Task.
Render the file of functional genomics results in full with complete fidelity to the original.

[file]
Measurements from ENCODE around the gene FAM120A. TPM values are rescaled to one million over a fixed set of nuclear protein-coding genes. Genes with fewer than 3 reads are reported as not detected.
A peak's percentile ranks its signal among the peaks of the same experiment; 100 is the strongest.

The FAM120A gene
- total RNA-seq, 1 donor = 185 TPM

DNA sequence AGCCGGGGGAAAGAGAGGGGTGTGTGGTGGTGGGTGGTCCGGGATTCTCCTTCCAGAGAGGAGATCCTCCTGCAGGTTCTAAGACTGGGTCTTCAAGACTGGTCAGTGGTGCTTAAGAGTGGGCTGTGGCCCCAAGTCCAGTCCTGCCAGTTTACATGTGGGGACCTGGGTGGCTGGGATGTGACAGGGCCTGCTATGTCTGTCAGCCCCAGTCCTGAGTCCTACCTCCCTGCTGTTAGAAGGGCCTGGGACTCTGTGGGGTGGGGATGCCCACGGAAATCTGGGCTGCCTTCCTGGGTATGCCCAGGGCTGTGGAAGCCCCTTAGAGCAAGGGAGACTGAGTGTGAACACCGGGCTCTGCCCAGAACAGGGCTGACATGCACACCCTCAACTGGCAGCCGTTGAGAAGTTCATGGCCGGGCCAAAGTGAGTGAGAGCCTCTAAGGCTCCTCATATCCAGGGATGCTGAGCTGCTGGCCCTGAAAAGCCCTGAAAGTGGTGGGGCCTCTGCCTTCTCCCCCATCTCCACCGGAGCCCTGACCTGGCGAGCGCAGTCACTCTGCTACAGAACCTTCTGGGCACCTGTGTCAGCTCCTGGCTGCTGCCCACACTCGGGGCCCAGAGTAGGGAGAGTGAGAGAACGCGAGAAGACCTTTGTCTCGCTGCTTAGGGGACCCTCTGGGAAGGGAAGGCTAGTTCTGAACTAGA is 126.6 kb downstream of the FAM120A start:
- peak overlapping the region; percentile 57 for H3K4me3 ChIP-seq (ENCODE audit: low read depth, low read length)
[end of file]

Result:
Measurements from ENCODE around the gene FAM120A. TPM values are rescaled to one million over a fixed set of nuclear protein-coding genes. Genes with fewer than 3 reads are reported as not detected.
A peak's percentile ranks its signal among the peaks of the same experiment; 100 is the strongest.

The FAM120A gene
- total RNA-seq, 1 donor = 185 TPM

DNA sequence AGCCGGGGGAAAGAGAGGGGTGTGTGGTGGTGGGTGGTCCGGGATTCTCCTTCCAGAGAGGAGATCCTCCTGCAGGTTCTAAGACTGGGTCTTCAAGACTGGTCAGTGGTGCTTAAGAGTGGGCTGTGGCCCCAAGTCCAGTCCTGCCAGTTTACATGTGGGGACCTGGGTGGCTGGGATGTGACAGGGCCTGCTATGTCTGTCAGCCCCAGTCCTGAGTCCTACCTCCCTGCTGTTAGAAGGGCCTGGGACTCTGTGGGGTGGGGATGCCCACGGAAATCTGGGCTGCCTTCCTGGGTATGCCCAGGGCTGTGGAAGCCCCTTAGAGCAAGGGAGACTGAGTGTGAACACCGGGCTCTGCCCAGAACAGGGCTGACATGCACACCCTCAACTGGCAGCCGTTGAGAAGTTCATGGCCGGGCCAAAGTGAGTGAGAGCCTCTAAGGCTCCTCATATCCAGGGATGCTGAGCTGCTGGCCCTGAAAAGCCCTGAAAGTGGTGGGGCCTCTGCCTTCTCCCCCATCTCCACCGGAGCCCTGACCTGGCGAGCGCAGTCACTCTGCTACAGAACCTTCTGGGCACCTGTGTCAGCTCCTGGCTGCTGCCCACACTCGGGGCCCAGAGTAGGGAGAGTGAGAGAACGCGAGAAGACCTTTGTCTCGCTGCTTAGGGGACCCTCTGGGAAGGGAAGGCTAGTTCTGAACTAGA is 126.6 kb downstream of the FAM120A start:
- peak overlapping the region; percentile 57 for H3K4me3 ChIP-seq (ENCODE audit: low read depth, low read length)